lawskills
Loading
Did you know you can download our entire database for free?


Resources
[more] 

Georgia Caselaw:
Browse
Greatest Hits

Georgia Code: Browse

(external) Findlaw Georgia Law Resources


This site exists because of donors like you.

Thanks!


Lawskills.com Georgia Caselaw
KITCHENS v. THE STATE.
39649.
WELTNER, Justice.
Murder. McDuffie Superior Court. Before Judge Stevens.
George Orlando Kitchens shot and killed with a handgun his wife, Pearl Ward Kitchens, and his sixteen-year-old stepson, Joseph Ward. He was convicted of malice murder on two counts and received two life sentences.
1. Kitchens contended at trial that he shot his stepson In self-defense, and that the shooting of his wife was accidental. The testimony of a witness, who stated that he was present at the time the shootings occurred, indicated that Kitchens shot his stepson intentionally and without provocation, and that Kitchens then shot his wife as she attempted to approach him outside Kitchens' house. Although the witness acknowledged that he was not in a position to see the second shooting, which immediately followed the first, there was expert testimony which directly contradicted Kitchens' claim that his wife seized the gun, or his arm, causing the gun to discharge accidentally. We conclude that a rational trier of fact could have found the defendant guilty beyond a reasonable doubt of the crimes charged. Jackson v. Virginia, 443 U. S. 307 (99 SC 2781, 61 LE2d 560) (1979).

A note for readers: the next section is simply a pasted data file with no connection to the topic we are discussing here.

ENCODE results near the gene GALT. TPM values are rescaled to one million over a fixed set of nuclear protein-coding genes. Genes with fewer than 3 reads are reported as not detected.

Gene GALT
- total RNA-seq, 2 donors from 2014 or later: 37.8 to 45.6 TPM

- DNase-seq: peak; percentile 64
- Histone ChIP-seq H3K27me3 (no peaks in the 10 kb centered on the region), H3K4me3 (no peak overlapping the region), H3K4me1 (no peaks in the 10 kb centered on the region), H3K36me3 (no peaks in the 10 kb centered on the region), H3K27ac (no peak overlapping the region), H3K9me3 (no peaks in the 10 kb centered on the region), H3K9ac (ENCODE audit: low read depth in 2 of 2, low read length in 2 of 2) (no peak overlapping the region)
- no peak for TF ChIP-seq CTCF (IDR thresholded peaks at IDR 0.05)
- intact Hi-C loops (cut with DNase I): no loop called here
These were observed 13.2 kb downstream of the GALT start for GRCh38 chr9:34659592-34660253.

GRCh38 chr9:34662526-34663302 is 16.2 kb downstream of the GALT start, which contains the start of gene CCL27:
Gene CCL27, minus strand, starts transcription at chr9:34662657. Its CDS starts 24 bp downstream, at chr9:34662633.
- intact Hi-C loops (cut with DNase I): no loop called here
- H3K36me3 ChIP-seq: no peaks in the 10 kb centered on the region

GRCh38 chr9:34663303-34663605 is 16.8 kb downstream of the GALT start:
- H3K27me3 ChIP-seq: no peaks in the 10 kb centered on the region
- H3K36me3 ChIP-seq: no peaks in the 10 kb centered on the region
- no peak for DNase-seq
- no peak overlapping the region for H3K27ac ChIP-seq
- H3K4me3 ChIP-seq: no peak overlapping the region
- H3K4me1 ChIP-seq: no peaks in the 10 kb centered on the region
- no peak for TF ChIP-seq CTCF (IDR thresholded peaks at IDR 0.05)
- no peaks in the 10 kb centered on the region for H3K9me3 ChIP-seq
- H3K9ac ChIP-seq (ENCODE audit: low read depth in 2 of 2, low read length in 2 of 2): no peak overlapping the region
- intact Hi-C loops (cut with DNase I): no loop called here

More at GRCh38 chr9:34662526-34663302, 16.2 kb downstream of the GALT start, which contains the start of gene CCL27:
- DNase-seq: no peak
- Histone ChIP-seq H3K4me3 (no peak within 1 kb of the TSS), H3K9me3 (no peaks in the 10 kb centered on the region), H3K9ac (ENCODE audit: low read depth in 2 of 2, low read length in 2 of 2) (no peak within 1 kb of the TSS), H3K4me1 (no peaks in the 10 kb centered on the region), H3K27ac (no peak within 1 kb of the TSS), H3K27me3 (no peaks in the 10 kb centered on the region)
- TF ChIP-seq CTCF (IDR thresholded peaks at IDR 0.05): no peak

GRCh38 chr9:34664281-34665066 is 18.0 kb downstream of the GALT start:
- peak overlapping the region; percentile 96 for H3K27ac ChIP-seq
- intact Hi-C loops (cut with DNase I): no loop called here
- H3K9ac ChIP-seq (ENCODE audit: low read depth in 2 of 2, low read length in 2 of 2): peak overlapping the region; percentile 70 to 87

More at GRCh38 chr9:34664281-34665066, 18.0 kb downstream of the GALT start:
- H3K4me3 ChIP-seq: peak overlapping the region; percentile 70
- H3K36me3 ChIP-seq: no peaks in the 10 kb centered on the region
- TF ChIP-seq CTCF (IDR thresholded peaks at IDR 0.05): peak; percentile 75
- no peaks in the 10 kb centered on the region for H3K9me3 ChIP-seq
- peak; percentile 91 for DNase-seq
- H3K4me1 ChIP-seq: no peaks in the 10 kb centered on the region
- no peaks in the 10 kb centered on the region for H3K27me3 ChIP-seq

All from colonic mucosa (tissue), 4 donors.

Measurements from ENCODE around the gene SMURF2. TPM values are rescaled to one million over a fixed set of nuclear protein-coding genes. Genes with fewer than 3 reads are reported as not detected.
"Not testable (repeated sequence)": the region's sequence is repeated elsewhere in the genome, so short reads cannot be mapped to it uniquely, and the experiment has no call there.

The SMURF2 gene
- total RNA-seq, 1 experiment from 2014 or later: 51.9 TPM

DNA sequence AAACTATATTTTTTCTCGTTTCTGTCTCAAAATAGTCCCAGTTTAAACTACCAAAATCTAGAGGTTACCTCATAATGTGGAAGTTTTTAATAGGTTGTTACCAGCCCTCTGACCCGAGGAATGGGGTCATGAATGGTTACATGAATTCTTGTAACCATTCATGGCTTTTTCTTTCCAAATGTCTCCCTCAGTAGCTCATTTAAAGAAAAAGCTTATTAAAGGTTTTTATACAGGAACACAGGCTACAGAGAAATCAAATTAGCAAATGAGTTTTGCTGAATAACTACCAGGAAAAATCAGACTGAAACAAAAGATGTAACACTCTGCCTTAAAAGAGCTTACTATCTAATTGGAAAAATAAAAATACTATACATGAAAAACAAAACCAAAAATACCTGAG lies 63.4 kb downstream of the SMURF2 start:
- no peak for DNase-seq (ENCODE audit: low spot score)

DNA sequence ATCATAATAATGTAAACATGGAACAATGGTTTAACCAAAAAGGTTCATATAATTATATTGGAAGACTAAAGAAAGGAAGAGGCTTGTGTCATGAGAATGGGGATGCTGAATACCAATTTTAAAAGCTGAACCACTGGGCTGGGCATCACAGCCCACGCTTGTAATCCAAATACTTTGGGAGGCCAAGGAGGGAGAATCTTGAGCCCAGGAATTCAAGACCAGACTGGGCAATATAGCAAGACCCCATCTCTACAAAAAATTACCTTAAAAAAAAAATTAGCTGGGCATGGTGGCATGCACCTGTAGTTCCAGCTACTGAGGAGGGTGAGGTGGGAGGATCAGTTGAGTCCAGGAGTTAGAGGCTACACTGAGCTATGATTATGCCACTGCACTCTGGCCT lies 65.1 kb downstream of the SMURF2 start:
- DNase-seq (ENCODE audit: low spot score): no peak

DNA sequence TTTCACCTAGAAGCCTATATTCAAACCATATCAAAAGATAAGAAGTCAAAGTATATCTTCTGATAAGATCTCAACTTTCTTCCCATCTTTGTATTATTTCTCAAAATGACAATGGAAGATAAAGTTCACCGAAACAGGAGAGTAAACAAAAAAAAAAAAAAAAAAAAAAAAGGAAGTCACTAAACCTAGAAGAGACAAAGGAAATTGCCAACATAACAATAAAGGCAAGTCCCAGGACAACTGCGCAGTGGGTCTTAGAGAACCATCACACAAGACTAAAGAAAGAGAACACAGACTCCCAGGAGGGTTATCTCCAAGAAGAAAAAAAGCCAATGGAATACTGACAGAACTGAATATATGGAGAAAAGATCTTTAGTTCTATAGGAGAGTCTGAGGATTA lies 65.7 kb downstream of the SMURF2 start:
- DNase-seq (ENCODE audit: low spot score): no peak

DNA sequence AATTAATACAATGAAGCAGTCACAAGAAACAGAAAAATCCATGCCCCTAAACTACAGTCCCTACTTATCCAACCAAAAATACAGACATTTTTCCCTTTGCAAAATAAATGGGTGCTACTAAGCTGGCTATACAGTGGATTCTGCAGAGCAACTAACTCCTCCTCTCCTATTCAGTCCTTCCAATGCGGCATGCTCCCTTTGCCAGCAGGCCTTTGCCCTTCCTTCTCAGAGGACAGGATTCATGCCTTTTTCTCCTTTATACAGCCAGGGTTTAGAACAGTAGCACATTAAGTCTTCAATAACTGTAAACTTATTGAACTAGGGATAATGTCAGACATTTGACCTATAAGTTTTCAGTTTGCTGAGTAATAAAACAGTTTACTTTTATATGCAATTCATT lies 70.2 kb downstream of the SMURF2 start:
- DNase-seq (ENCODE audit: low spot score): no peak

2. The charge to the jury, while subject to question, was not in violation of Sandstrom v. Montana, 442 U. S. 510 (99 SC 2450, 61 LE2d 39) (1979). See Wilson v. Jones, 250 Ga. 630 (300 SE2d 640) (1983), and Hosch v. State, 246 Ga. 417 (3) (217 SE2d 817) (1980).
3. Kitchens contends that the trial court erred in declining to instruct the jury on the offense of voluntary manslaughter with respect to the killing of his stepson, Joseph Ward. Kitchens testified that he shot Ward in self-defense; that Ward lunged at him from across the room with his hand in his front pocket, where, Kitchens said, he frequently carried a knife. Kitchens did not contend that he ever saw a weapon, that any physical contact was made, or that he was uncontrollably angry. Rather, he stated that he was afraid of Ward. Under these circumstances, there was no evidence that Kitchens acted ". . . solely as the result of a sudden, violent, and irresistible passion resulting from serious provocation sufficient to excite such passion in a reasonable person. . . . " OCGA 16-5-2 (Code Ann. 26-1102). The court instructed the jury as to self-defense, involuntary manslaughter and accident. This enumeration is without merit.
4. We have reviewed the remaining enumerations with respect to the court's charge to the jury and find no error.
Kenneth E. Goolsby, District Attorney, Michael J. Bowers, Attorney General, for appellee.
Johnny H. Butcher, for appellant.
DECIDED MAY 12, 1983.
Thursday May 21 19:53 EDT


This site exists because of donors like you.

Thanks!


Valid HTML 4.0!

Valid CSS!





Home - Tour - Disclaimer - Privacy - Contact Us
Copyright © 2000,2002,2004 Lawskills.com